The Market to the North
For years, long before "globalization" became the buzz word of North American commerce and finance, Canadian real estate development companies behaved as if an international border didn't exist.
Their subsidiaries sprang up in major U.S. markets and financing was routine. Today, with a recessionary cycle lurking in the wings, financing is anything but routine.
Canadian developers are attracted to innovative financing devised in the United States, and Canadian financial institutions are more adventuresome in adapting those vehicles - and yet more cautious about whom they have a financing fling with.
Notably, several Canadian developers have reshaped much of the urban landscape in the United States. BCE Development, Bramalea, Cadillac Fairview, Campeau Corporation, Marathon Realty, Markborough Properties, Olympia & York and Trizec, are among those developers from the north who played key roles in the modernization of America's skylines.
Projects developed by these companies have been backed by Canadian and U.S. financial institutions, with investments totally in the billions of dollars.
As the scope of the projects and need for financing has expanded tremendously, European and Far Eastern investors have become involved particularly within the past five years. The $800 million yen-dominated first mortgage on the Merrill Lynch tower at Olympia & York's (O&Y) World Financial Center in Manhattan, arranged by Japan's Nomura Securities Company, Ltd., is just such a record-breaking example.
Financing vehicles developed in the 1980s have now evolved into a higher order of complexity. Interest rate swaps, forward rate agreements and securitization are among the more popular techniques used today.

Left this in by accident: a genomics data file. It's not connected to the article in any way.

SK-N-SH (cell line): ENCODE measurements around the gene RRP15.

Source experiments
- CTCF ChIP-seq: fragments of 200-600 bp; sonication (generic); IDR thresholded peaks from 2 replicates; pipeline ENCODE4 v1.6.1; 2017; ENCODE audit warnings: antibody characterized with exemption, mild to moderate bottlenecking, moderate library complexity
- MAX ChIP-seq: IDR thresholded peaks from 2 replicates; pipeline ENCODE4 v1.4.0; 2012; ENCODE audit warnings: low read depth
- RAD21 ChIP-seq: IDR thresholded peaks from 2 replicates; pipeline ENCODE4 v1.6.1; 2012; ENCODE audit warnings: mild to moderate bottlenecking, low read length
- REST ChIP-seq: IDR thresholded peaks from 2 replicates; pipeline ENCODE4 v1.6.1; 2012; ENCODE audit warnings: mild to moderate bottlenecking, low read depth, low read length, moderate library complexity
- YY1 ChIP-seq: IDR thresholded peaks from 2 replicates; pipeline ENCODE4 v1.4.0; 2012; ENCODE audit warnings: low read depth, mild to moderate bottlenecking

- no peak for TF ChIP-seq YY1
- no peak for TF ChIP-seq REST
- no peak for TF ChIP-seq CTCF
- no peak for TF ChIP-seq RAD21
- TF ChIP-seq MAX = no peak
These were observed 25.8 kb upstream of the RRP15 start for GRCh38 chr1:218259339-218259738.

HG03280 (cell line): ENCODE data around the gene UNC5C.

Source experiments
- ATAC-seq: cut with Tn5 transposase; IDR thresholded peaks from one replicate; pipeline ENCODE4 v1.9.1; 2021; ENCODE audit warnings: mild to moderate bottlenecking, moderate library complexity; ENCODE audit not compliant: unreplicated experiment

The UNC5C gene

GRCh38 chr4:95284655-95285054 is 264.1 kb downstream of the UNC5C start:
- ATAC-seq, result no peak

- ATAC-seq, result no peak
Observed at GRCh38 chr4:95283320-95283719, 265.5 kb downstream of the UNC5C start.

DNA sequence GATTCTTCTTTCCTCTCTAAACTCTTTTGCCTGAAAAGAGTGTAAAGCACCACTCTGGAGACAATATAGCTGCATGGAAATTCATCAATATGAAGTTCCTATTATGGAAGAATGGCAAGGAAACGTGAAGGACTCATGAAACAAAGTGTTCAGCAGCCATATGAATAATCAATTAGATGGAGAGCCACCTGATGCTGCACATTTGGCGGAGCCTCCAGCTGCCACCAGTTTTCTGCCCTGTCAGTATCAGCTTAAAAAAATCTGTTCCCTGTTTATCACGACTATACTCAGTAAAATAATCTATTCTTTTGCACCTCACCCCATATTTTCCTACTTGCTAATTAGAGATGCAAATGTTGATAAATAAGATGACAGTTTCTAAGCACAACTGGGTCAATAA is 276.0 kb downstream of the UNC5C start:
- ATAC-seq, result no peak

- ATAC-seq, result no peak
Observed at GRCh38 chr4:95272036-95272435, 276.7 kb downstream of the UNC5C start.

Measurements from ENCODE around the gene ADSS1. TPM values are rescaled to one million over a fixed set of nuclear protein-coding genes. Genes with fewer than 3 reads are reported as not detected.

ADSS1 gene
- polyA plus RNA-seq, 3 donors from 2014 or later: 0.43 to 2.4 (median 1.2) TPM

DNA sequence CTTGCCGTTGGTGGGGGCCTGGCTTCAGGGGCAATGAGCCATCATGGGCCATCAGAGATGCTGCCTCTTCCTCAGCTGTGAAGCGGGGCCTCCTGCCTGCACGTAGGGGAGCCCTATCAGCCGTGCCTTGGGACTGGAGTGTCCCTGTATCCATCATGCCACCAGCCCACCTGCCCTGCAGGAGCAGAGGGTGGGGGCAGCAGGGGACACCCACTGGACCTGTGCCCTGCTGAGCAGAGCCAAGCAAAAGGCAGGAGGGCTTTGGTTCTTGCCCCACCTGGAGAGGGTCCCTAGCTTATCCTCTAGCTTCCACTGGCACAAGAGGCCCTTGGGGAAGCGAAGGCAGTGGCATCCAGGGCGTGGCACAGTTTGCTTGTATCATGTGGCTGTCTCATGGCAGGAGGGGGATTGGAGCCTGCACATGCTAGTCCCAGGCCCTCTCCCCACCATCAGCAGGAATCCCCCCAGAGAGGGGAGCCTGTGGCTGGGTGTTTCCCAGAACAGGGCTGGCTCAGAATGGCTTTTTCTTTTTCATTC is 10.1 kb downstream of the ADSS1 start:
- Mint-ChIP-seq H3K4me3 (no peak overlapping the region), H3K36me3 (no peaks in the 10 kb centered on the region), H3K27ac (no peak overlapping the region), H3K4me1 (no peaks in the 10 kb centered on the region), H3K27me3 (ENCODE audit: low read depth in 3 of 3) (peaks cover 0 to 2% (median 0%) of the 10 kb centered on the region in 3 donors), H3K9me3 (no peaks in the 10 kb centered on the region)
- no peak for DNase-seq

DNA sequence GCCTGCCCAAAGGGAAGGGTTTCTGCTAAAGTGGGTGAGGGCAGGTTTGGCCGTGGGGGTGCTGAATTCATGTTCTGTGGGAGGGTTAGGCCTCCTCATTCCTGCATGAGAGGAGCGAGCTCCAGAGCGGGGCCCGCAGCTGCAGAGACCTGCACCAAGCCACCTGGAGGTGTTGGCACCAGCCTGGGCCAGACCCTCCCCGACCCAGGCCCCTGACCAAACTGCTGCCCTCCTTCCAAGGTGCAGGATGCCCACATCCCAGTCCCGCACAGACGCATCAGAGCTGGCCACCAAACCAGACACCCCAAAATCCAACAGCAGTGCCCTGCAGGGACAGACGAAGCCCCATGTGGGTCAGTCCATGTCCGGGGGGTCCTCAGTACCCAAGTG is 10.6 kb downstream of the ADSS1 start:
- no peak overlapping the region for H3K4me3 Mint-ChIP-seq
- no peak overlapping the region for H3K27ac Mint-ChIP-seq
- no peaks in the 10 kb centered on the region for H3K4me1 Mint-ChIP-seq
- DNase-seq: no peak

While in today's overbuilt Canadian commercial real estate market, only borrowers who are among the financially fittest, as well as ingenious, have any realistic prospect of riding out the economic downturn and the rising inventory of empty office space.
Retreating from further U.S. development, Canadian developers are completing projects in the pipeline and selling off others. In addition, cautious lenders are spreading out larger safety nets.
a global view
Eyeing distant shores, Canadian developers are already hedging their bets on this continent with projects in Europe. For example, O&Y planned the four billion pound Canary Wharf in London and a 40-story tower in Moscow; Markborough Properties launched two office projects in London; other developers have descended on the Soviet Union and Budapest.
After serious analysis of the timing and market economy, major players are still commited to proceeding with high-quality real estate projects in Canada - but more cautiously.
In fact, Kenneth P. Leung, O&Y's senior vice president of finance and administration, is not the least bit apprehensive. In an interview at O&Y's head office in Toronto, Leung said financing for North American commercial real estate is abundant, with many alternative financing techniques available - no matter what the marketplace seems to be saying.
In 1985, O&Y started a trend with a $200 million Eurobond issue backed by a first mortgage and assignment of long-term leases on its Maiden Lane office tower in lower Manhattan. But, Leung said that the Eurobond market has cooled off and the Canadian bond market is presently active because of higher interest rates. When asked, "Where is the real estate lending action?" Leung commented on the differences between U.S. and Canadian international market strategies.
"Canadian financial institutions are more active in the United States than in Europe, [whereas] U.S. banks are doing more real estate financing syndications in Europe and the Far East than they are in Canada," Leung said.
Closer to home, lenders are trying different techniques to come up with an approach that works. Commercial mortgage securitization as a real estate financing technique is still feasible, but only for top quality projects. In 1986, O&Y made news with the largest-ever commercial mortgage transaction...